Oil and the R Language

andychu edited this page Mar 14, 2017 · 22 revisions

I've mentioned to several people that Oil will have a table data structure influenced by the R language for statistical computing.

Why add tables to Oil? The slogan I'm using is that the output of "ls" and "ps" are both tables. It would be nice to have a uniform way of selecting columns, filtering rows with boolean expression, sorting by a columns, making histograms, etc.

Why will they be influenced by R? Because R is a language built around tables (data frames in R terminology). That is, it uses the data model of heterogeneous typed columns (contrast with Matlab, which is based on homogeneous vectors/matrices, and Mathematica, which is based on Lisp-like symbols).

Although data frames have a scientific metaphor (rows are observations and columns are variables), they're still applicable to the shell. Oil won't have advanced statistical functions, but it will very good at manipulating data.

Another way to think about it is that the Unix cut, join, paste, etc. tools are annoying hacks that we'll subsume with a proper table data structure.


Data Frames Cheat Sheet

It's not clear exactly what syntax I'll use. R has at least 3 different syntaxes:

  1. base R data frames: df[df$age > 30,]
  2. data.table package: dt[age > 30,] (I like this better)
  • dt[row_expr, col_expr, by=...]
  1. dplyr package: explicit select(), filter() composed using the %>% pipeline operator.


Data frames are just like SQL tables, but they're in memory, and the query language is more like a mathematical expression than English (SELECT * FROM ... WHERE ... GROUP BY).

Another way I think of it is that R is the only language without the ORM problem.. In many languages, it's common to map SQL tables, which use the relational model, to native objects in the language.

In R there is no impedance mismatch. There's even a popular R package called sqldf that lets you use SQL syntax on data frames.

SQL syntax doesn't compose. Syntax like this is supported, but ugly:

SELECT name, age from (SELECT name, age from (SELECT name, age, from inner_table) where ...) where ...)

It would be nicer to write this in a left-to-right fashion, like a pipeline.


Another interesting thing about R is that it's primarily an interactive language, much like shell. This is in contrast to Python/Perl/Ruby/JavaScript.

R has good completion of function names, function arguments, and path names in its default REPL, unlike Python.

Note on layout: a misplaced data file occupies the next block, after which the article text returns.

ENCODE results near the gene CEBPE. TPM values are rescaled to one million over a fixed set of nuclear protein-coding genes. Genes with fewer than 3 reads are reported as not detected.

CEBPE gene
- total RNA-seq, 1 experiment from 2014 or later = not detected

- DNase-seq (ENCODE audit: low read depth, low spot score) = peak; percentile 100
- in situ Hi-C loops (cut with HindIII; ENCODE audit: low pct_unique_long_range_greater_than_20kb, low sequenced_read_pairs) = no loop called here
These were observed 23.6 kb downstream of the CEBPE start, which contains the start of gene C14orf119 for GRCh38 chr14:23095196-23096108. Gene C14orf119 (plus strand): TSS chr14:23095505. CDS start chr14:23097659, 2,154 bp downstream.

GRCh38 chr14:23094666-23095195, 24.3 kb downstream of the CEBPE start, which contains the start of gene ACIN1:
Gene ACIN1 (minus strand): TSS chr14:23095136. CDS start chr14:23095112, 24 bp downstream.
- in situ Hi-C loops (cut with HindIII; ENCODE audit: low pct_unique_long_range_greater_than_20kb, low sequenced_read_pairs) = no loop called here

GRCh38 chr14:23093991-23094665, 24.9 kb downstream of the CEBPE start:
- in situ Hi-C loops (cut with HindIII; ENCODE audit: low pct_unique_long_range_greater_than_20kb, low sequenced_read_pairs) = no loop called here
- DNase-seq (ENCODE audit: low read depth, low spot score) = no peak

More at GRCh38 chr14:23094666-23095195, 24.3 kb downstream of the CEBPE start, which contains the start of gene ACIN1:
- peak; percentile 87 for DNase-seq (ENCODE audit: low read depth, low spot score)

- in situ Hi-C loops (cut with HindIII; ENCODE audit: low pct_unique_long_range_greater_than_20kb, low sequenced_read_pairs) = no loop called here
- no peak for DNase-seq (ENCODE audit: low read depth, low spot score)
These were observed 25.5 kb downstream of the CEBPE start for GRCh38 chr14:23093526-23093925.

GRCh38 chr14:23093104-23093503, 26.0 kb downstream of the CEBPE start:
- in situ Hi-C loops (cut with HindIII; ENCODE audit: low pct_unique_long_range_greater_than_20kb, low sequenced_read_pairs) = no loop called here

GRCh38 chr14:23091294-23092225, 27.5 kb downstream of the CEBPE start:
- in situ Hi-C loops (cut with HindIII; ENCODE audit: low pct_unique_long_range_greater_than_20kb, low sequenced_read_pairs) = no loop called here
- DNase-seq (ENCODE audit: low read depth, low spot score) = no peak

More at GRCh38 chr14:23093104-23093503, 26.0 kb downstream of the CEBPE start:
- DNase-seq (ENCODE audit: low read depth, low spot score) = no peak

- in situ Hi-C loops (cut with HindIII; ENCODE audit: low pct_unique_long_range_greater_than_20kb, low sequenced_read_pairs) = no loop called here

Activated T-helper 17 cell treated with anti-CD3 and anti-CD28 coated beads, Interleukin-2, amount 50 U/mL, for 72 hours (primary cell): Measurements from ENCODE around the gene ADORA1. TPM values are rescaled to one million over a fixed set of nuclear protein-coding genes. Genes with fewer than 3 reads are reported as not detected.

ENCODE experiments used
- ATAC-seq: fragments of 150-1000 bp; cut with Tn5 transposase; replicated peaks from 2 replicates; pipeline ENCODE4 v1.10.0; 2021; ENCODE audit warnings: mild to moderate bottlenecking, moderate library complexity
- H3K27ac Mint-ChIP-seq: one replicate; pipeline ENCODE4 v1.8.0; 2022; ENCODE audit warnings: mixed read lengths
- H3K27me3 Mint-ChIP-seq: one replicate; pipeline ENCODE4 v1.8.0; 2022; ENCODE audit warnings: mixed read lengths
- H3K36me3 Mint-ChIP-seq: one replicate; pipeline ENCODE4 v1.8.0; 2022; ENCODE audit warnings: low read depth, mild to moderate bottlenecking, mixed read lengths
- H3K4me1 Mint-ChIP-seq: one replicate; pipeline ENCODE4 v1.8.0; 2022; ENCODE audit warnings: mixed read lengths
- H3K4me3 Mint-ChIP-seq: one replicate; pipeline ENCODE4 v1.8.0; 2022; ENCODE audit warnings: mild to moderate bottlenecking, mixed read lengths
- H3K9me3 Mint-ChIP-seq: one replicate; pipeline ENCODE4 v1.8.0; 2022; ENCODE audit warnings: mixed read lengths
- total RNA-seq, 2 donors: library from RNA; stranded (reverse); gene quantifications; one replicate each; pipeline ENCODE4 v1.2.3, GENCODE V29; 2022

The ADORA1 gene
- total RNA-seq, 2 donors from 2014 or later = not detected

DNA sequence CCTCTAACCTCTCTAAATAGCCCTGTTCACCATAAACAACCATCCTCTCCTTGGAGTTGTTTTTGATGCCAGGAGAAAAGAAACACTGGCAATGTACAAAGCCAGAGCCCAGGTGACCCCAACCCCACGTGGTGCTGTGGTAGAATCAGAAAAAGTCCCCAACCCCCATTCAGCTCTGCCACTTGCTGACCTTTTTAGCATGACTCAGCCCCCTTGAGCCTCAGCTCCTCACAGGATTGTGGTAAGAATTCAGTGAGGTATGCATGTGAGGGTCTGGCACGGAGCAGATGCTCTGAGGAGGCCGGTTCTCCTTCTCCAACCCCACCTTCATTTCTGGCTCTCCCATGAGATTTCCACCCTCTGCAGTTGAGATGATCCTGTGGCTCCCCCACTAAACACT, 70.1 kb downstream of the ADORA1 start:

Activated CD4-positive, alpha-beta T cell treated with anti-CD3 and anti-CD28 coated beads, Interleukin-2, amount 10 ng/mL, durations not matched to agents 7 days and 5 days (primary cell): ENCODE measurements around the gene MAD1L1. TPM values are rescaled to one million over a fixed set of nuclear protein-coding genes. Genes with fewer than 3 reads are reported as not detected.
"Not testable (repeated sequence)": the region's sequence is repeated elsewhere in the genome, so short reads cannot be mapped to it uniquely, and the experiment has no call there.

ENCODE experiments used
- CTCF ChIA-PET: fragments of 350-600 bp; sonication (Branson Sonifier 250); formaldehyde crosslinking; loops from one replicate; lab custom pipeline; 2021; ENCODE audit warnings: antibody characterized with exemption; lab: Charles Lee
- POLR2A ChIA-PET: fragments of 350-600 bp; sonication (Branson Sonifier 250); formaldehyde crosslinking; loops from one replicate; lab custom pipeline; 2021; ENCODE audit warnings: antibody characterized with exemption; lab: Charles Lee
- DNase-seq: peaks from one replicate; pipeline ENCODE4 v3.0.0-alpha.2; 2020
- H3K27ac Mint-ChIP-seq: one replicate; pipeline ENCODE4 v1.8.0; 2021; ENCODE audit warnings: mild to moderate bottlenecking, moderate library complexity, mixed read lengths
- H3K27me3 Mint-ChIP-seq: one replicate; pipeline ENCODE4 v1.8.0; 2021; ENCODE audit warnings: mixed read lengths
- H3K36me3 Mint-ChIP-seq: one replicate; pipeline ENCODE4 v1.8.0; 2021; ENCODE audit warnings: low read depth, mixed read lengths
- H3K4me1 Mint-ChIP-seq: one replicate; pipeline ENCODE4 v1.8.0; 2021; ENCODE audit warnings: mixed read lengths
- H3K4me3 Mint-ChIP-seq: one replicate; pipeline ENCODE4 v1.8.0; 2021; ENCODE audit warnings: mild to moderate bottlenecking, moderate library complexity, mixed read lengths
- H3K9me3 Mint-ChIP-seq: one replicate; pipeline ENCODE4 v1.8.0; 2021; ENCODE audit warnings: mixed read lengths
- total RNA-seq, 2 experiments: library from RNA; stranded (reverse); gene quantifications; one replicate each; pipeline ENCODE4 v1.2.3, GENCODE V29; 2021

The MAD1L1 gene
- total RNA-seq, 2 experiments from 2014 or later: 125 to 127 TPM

Related Links

  • tidyverse by Hadley Wickham (sometimes Hadleyverse)

    • Tidy Data -- A good paper explaining the philosophy. It's basically an algebra of tables, similar to the relational algebra, but geared toward data analysis and numerical data.
    • ggplot2 -- most powerful and concise plotting library by a mile, using the Grammar of Graphics, although it's quite abstract.
    • ggvis is the newer interactive version.
    • plyr, dplyr . dplyr reads left-to-right like shell pipelines. It has the pipe operator %>%. Oil should just use |.
  • Pandas imports the R model of data frames in to Python.


Design idea: have a convention of foo_data.csv and foo_metadata.csv / foo_schema.csv. This gets around the R problem where it has to guess about the data type of a CSV column. It often does a bad job (e.g. stringsAsFactors=FALSE should be the default).

Are there any other serialization formats? TODO: Link to new ones.

Comparison to Shell

R is like shell in that it's a somewhat crappy language, but a lot of work gets done with it. They're both interactive languages for non-programmers.

The syntax of R is pretty good, but has semantics can be surprising and cause bugs. The lack of distinction between scalars and vectors is a big problem.

The implementation is also slow, memory-hungry, and otherwise naive (lots of globals).

Language Design

Evaluating the design of the R language -- fantastic paper

  • Scheme / JavaScript-like, with lazy evaluation, so it has the potential for Metaprogramming everywhere. Instead of evaluating expression, you can compute on it.

Appendix: Silly ways to select fields

  • sort -k 1,1

  • cut -f 1 -d ','

  • awk '{print $1}'

  • ps, ls -- have lots of flags for controlling the fields

  • find, stat, time, etc. have printf-style format strings. This is similar to selecting columns and formatting them. xargs is missing --format.

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